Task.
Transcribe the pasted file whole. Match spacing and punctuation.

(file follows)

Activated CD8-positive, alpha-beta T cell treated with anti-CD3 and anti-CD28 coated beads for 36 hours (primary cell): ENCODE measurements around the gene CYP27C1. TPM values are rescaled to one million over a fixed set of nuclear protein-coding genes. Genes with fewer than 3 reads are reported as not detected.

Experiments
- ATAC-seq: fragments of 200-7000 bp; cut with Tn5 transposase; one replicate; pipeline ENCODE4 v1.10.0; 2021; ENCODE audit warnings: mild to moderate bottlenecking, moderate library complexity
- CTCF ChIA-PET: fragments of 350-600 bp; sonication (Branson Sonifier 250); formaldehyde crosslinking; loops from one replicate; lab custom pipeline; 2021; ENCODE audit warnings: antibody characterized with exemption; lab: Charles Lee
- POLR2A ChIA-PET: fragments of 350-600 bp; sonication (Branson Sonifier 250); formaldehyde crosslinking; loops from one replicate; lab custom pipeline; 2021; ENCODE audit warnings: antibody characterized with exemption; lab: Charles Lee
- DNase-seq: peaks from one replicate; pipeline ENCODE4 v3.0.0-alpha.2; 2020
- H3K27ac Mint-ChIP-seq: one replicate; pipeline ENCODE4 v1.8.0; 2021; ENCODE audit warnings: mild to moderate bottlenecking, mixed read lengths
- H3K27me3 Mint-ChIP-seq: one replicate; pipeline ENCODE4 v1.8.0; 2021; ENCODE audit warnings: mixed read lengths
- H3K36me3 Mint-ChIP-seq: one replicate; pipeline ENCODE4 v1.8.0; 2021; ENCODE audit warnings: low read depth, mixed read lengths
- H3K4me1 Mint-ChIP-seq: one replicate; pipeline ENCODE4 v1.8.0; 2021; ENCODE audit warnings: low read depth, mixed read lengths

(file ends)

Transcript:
Activated CD8-positive, alpha-beta T cell treated with anti-CD3 and anti-CD28 coated beads for 36 hours (primary cell): ENCODE measurements around the gene CYP27C1. TPM values are rescaled to one million over a fixed set of nuclear protein-coding genes. Genes with fewer than 3 reads are reported as not detected.

Experiments
- ATAC-seq: fragments of 200-7000 bp; cut with Tn5 transposase; one replicate; pipeline ENCODE4 v1.10.0; 2021; ENCODE audit warnings: mild to moderate bottlenecking, moderate library complexity
- CTCF ChIA-PET: fragments of 350-600 bp; sonication (Branson Sonifier 250); formaldehyde crosslinking; loops from one replicate; lab custom pipeline; 2021; ENCODE audit warnings: antibody characterized with exemption; lab: Charles Lee
- POLR2A ChIA-PET: fragments of 350-600 bp; sonication (Branson Sonifier 250); formaldehyde crosslinking; loops from one replicate; lab custom pipeline; 2021; ENCODE audit warnings: antibody characterized with exemption; lab: Charles Lee
- DNase-seq: peaks from one replicate; pipeline ENCODE4 v3.0.0-alpha.2; 2020
- H3K27ac Mint-ChIP-seq: one replicate; pipeline ENCODE4 v1.8.0; 2021; ENCODE audit warnings: mild to moderate bottlenecking, mixed read lengths
- H3K27me3 Mint-ChIP-seq: one replicate; pipeline ENCODE4 v1.8.0; 2021; ENCODE audit warnings: mixed read lengths
- H3K36me3 Mint-ChIP-seq: one replicate; pipeline ENCODE4 v1.8.0; 2021; ENCODE audit warnings: low read depth, mixed read lengths
- H3K4me1 Mint-ChIP-seq: one replicate; pipeline ENCODE4 v1.8.0; 2021; ENCODE audit warnings: low read depth, mixed read lengths